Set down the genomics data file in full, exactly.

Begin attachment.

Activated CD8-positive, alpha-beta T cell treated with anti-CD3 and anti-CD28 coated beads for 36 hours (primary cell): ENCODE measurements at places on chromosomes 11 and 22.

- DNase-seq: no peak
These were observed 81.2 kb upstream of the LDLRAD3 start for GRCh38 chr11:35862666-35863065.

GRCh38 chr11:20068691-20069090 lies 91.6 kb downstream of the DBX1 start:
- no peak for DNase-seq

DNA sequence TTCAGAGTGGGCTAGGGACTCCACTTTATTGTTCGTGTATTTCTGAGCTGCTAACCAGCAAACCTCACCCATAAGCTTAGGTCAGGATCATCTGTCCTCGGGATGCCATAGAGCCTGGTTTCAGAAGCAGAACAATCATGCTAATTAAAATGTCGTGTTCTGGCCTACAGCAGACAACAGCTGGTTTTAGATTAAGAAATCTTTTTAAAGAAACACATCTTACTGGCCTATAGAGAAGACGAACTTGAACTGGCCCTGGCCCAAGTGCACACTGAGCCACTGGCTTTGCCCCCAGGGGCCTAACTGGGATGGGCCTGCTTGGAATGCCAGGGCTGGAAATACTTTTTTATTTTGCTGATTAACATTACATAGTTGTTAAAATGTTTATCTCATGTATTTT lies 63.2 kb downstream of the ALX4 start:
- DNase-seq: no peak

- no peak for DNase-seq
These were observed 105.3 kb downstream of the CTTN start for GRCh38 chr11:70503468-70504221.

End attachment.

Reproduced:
Activated CD8-positive, alpha-beta T cell treated with anti-CD3 and anti-CD28 coated beads for 36 hours (primary cell): ENCODE measurements at places on chromosomes 11 and 22.

- DNase-seq: no peak
These were observed 81.2 kb upstream of the LDLRAD3 start for GRCh38 chr11:35862666-35863065.

GRCh38 chr11:20068691-20069090 lies 91.6 kb downstream of the DBX1 start:
- no peak for DNase-seq

DNA sequence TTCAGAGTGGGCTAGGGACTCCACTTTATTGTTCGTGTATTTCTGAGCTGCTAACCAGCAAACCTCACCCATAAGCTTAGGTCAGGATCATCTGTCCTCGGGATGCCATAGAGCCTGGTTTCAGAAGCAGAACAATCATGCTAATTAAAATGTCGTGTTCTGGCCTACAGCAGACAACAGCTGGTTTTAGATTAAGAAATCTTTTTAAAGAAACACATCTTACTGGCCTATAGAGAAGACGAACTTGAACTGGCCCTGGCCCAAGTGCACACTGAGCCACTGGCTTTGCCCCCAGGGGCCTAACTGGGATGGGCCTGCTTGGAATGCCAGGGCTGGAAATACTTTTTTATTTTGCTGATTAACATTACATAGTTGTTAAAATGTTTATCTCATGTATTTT lies 63.2 kb downstream of the ALX4 start:
- DNase-seq: no peak

- no peak for DNase-seq
These were observed 105.3 kb downstream of the CTTN start for GRCh38 chr11:70503468-70504221.